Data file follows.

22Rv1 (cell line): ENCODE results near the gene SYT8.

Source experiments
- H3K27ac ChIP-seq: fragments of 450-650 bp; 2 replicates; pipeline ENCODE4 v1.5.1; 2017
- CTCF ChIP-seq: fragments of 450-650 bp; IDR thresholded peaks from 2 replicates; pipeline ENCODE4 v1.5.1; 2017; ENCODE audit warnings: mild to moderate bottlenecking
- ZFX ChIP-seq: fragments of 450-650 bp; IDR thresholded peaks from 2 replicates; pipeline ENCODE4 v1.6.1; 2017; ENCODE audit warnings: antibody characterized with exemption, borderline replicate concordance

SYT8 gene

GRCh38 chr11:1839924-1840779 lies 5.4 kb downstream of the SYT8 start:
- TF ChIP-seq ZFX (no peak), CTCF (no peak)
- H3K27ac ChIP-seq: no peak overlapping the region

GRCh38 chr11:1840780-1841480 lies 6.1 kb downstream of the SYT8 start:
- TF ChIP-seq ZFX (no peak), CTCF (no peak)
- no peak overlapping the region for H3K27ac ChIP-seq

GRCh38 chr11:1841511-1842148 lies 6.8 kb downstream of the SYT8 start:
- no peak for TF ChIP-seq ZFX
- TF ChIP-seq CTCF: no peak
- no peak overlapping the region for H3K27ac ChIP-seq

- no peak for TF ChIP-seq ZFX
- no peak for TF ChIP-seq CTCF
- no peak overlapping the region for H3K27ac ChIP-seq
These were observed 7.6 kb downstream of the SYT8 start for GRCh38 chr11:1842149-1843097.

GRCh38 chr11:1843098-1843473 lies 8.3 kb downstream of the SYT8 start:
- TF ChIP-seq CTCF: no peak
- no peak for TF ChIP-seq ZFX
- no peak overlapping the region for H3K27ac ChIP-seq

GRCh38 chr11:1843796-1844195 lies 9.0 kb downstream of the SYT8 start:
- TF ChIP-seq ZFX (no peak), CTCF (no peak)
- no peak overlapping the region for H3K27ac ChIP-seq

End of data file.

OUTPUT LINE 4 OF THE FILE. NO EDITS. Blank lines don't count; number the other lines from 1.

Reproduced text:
- CTCF ChIP-seq: fragments of 450-650 bp; IDR thresholded peaks from 2 replicates; pipeline ENCODE4 v1.5.1; 2017; ENCODE audit warnings: mild to moderate bottlenecking